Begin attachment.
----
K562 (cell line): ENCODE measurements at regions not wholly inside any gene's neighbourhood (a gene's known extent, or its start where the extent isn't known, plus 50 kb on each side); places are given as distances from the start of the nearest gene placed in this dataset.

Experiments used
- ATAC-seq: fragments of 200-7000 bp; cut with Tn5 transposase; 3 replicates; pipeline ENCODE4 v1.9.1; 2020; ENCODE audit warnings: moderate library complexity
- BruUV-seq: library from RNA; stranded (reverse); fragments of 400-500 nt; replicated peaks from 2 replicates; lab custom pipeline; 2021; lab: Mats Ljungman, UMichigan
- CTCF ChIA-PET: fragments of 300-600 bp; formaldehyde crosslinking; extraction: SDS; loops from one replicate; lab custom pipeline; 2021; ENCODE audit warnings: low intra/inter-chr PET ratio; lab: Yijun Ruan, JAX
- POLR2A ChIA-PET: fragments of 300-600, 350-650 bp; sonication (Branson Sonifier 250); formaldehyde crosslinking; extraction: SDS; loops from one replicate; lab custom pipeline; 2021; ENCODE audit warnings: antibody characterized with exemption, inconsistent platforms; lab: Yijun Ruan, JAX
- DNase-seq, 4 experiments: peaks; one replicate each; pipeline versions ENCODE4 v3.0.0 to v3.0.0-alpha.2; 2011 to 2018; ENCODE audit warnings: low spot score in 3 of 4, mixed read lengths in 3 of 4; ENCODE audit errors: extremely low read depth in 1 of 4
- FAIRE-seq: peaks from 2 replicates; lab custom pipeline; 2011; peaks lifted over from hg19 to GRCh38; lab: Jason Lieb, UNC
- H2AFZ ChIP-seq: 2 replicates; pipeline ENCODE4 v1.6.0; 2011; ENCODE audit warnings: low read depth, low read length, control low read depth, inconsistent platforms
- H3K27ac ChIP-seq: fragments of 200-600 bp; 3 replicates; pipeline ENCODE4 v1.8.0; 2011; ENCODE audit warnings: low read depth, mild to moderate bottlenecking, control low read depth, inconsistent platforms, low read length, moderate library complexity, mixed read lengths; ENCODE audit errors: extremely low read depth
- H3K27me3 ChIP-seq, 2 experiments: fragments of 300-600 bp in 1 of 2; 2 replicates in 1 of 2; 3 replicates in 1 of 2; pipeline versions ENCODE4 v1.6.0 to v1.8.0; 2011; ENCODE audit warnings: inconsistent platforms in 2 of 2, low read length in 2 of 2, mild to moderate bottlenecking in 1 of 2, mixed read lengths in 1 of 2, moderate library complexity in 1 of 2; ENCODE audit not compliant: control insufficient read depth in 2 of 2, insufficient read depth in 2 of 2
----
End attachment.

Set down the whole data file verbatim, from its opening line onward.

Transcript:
K562 (cell line): ENCODE measurements at regions not wholly inside any gene's neighbourhood (a gene's known extent, or its start where the extent isn't known, plus 50 kb on each side); places are given as distances from the start of the nearest gene placed in this dataset.

Experiments used
- ATAC-seq: fragments of 200-7000 bp; cut with Tn5 transposase; 3 replicates; pipeline ENCODE4 v1.9.1; 2020; ENCODE audit warnings: moderate library complexity
- BruUV-seq: library from RNA; stranded (reverse); fragments of 400-500 nt; replicated peaks from 2 replicates; lab custom pipeline; 2021; lab: Mats Ljungman, UMichigan
- CTCF ChIA-PET: fragments of 300-600 bp; formaldehyde crosslinking; extraction: SDS; loops from one replicate; lab custom pipeline; 2021; ENCODE audit warnings: low intra/inter-chr PET ratio; lab: Yijun Ruan, JAX
- POLR2A ChIA-PET: fragments of 300-600, 350-650 bp; sonication (Branson Sonifier 250); formaldehyde crosslinking; extraction: SDS; loops from one replicate; lab custom pipeline; 2021; ENCODE audit warnings: antibody characterized with exemption, inconsistent platforms; lab: Yijun Ruan, JAX
- DNase-seq, 4 experiments: peaks; one replicate each; pipeline versions ENCODE4 v3.0.0 to v3.0.0-alpha.2; 2011 to 2018; ENCODE audit warnings: low spot score in 3 of 4, mixed read lengths in 3 of 4; ENCODE audit errors: extremely low read depth in 1 of 4
- FAIRE-seq: peaks from 2 replicates; lab custom pipeline; 2011; peaks lifted over from hg19 to GRCh38; lab: Jason Lieb, UNC
- H2AFZ ChIP-seq: 2 replicates; pipeline ENCODE4 v1.6.0; 2011; ENCODE audit warnings: low read depth, low read length, control low read depth, inconsistent platforms
- H3K27ac ChIP-seq: fragments of 200-600 bp; 3 replicates; pipeline ENCODE4 v1.8.0; 2011; ENCODE audit warnings: low read depth, mild to moderate bottlenecking, control low read depth, inconsistent platforms, low read length, moderate library complexity, mixed read lengths; ENCODE audit errors: extremely low read depth
- H3K27me3 ChIP-seq, 2 experiments: fragments of 300-600 bp in 1 of 2; 2 replicates in 1 of 2; 3 replicates in 1 of 2; pipeline versions ENCODE4 v1.6.0 to v1.8.0; 2011; ENCODE audit warnings: inconsistent platforms in 2 of 2, low read length in 2 of 2, mild to moderate bottlenecking in 1 of 2, mixed read lengths in 1 of 2, moderate library complexity in 1 of 2; ENCODE audit not compliant: control insufficient read depth in 2 of 2, insufficient read depth in 2 of 2